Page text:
With the Democratic Primary for the Ninth Congressional District about two months away, ministers in dueling camps are taking a stand, leaving those in tune with their spiritual guidance to determine if that influence should extend to the voting booth.
While such division is not new, some are suggesting that this time around the stakes are higher for African Americans in the district represented by incumbent Steve Cohen since 2006.
In May, more than a dozen ministers convened near the National Civil Rights Museum to announce their support for Atty. Ricky Wilkins, who – along with community activist Isaac Richmond – is challenging Cohen in the Aug. 7th primary.
The names of a contingent of ministers backing Cohen were detailed recently in a widely circulated announcement, making it clear that they have a different perspective on what is needed in the district going forward.
So, while Greater Community Temple Church of God in Christ Bishop Brandon Porter is urging voters to embrace Wilkins and give “change a chance,” the Rev. Hubon “Dutch” Sandridge, pastor of Thomas Chapel Baptist Church, insists Cohen’s record of service and his political pedigree make him the clear choice.
“You can’t take a novice and put him in a congressional seat,” said Sandridge, referring to Wilkins, former chairman of the Memphis Housing Authority. “He does not have a record to stand on. He doesn’t have the political record that can touch Steve Cohen’s record and years of service. Just saying I’m a black man doesn’t have anything to do with leadership.”
Noting the dozen-plus ministers who were named in the recent release and others that he asserts support him privately, Cohen, said, “I am proud that such a distinguished and diverse group of men and women have endorsed my candidacy.”
For some clerics, making public declarations in support of one candidate over another is par for the course. They argue that their involvement in the political process is no more than an extension of their duties in and away from the pulpit.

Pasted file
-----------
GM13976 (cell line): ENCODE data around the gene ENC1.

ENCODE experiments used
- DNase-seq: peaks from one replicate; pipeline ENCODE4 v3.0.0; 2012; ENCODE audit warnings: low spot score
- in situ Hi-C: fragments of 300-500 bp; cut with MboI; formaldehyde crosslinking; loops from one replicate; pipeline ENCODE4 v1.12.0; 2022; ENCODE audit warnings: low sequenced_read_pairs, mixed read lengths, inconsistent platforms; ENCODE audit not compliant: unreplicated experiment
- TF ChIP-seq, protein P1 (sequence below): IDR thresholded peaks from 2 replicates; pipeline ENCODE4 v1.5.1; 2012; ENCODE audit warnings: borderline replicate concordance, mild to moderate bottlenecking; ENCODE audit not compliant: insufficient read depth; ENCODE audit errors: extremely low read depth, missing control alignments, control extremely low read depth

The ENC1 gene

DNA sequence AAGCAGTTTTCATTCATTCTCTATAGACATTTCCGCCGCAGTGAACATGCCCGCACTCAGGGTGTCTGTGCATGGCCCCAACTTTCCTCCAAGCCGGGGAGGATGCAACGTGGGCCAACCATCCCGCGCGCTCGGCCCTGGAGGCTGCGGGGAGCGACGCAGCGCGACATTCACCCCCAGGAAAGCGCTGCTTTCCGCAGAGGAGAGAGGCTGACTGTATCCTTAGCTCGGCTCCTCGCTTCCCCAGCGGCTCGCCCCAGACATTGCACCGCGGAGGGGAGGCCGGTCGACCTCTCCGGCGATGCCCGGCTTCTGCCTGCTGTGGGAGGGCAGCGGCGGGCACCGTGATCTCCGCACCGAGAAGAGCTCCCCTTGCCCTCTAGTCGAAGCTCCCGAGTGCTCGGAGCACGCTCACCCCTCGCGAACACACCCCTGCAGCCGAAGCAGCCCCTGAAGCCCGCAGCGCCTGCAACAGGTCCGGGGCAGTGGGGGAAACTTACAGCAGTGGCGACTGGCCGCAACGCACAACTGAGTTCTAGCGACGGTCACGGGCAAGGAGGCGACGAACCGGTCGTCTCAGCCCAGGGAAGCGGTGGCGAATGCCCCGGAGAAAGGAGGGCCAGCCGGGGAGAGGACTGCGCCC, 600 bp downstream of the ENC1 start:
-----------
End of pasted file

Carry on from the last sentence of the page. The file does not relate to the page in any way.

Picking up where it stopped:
Bishop Edward H. Stephens Jr., senior pastor of Golden Gate Cathedral, said politics in its purest form has the ability to move people. He encourages his members to get involve and vote for the candidate of their choice.
“The church is the voice for our community…the megaphone and mouthpiece…to get information out. You can’t complain if you don’t exercise your right to vote,” said Stephens, a prominent Wilkins supporter.
Stephens, who joined other ministers in the May public showing of support for Wilkins, reiterated that he has nothing against Cohen. It would be good for African American kids to see an African American occupying the congressional seat in Washington, he said matter-of-factly.
“Cohen is a good man, but African-American people don’t have representation,” said Stephens, using as a hypothesis a non-Hispanic representing the Hispanic community. “Why would a black person represent the Hispanic community? Another Hispanic understands the community better.”
After introducing Cohen at the opening of his East Memphis campaign headquarters Saturday (May 31st), the Rev. Dr. Kenneth T. Whalum Jr., pastor of The New Olivet Baptist Church, railed against Cohen’s detractors, who he said maintain that a “Jew” cannot represent a predominately African-American district.
“It’s the height of disingenuous presentation to suggest that a Jew cannot effectively represent black people,” said Whalum, a former school board commissioner. “Black preachers get in the pulpit every Sunday, every Wednesday in Bible study, and preach and teach about how a Jew has been effectively representing us in heaven for 2,000 years.
“I just think it borders on stupidity,” he said. “Steve has been an excellent representative before he went to Congress.”
Wilkins, who has said “diversity of representation” should be appealing and valued by people regardless of their political affiliation, has emphasized his academic pedigree and his public and private career.
“There is a lot more to Ricky Wilkins than just being a black man,” he said the morning of the endorsements by the ministers. “I just happen to be a black man.”
Whalum says race is the issue, offering this context:
“Black people have been in charge politically for decades, yet the masses of black folks are worse off now than they were when Boss Crump was in office. That’s the race issue to me.”